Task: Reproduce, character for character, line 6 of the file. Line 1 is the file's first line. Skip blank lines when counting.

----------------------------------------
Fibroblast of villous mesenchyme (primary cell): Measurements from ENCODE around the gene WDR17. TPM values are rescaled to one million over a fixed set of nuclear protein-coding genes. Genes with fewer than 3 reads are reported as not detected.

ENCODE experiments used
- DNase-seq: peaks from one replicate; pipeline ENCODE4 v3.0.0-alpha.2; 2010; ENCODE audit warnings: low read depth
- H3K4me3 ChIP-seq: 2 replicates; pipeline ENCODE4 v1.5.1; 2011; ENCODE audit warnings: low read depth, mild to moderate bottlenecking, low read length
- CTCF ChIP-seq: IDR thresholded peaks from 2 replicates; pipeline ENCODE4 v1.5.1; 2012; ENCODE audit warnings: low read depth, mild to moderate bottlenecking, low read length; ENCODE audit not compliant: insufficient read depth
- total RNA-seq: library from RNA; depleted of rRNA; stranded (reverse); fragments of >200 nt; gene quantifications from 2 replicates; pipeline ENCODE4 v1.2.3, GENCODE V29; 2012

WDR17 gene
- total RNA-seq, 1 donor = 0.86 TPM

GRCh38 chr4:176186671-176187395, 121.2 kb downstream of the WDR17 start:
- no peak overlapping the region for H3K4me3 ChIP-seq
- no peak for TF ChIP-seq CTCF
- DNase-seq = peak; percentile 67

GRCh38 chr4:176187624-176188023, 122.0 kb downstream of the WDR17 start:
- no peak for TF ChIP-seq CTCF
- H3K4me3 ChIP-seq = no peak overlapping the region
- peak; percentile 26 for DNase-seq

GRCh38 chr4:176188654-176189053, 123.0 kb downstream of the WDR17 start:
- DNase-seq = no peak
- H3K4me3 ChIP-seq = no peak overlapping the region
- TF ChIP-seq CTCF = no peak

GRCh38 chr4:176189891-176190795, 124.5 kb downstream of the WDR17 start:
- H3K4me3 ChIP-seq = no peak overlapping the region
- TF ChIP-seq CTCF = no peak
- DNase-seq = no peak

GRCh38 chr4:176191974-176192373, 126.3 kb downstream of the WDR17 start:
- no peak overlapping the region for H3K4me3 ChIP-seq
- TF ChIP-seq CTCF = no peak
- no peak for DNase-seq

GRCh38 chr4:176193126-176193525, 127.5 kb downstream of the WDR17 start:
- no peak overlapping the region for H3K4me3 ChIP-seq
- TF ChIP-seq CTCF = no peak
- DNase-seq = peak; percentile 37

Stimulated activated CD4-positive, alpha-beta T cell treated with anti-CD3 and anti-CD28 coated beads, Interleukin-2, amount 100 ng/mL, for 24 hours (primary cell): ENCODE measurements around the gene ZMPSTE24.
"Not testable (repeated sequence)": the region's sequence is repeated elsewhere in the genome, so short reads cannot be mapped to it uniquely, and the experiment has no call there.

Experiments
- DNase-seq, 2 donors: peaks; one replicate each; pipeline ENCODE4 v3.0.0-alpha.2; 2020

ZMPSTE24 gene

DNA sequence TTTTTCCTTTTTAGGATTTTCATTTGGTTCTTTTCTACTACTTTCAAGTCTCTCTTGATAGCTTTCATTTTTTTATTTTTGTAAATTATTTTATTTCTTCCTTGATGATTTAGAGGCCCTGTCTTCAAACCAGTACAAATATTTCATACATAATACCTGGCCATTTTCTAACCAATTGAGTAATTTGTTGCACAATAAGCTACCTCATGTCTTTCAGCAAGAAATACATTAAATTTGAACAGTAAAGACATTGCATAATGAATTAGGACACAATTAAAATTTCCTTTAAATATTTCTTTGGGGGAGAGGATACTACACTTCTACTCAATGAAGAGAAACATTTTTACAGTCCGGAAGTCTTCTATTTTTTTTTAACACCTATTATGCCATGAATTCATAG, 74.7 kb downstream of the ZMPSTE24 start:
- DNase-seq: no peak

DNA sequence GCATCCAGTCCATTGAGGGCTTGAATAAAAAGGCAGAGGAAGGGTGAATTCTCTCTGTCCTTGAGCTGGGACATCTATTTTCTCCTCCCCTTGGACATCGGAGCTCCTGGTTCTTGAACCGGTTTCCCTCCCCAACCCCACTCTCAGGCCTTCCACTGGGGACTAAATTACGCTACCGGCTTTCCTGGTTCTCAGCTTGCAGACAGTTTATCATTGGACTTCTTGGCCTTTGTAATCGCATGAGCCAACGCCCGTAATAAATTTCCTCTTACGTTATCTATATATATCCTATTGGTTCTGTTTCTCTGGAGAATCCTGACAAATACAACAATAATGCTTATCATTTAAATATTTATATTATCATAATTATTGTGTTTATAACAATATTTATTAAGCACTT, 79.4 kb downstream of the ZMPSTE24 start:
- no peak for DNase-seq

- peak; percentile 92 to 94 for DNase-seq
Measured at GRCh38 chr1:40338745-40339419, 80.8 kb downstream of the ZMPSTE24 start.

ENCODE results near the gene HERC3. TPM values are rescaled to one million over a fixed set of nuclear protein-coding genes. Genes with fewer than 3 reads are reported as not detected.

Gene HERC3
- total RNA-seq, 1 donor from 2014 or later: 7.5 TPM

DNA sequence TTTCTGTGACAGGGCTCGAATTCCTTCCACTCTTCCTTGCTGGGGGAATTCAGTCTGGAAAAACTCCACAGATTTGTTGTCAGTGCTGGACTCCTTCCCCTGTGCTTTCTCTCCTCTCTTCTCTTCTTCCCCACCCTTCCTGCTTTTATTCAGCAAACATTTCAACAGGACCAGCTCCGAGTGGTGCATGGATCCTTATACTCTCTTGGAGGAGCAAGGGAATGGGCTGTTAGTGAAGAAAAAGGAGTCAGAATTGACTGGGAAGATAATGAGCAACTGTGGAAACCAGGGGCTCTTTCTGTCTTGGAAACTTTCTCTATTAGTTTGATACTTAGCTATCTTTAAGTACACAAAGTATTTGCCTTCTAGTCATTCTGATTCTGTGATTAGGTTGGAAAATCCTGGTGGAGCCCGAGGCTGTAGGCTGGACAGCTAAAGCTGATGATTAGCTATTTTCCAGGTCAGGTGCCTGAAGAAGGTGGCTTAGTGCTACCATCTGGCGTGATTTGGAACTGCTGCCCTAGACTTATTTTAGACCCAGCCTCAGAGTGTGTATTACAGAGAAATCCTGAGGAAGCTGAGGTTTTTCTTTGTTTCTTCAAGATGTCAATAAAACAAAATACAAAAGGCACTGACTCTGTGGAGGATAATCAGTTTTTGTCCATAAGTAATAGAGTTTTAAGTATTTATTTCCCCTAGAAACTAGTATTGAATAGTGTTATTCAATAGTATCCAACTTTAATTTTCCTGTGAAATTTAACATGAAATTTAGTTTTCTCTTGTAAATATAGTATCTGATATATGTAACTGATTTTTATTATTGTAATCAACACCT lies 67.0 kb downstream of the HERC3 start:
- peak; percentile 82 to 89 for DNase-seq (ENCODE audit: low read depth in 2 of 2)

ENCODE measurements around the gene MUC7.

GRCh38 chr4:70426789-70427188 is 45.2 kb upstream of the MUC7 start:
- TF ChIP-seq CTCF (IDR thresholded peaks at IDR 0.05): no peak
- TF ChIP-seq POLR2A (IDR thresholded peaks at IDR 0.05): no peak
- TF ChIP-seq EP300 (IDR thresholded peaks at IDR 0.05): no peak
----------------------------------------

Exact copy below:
- total RNA-seq: library from RNA; depleted of rRNA; stranded (reverse); fragments of >200 nt; gene quantifications from 2 replicates; pipeline ENCODE4 v1.2.3, GENCODE V29; 2012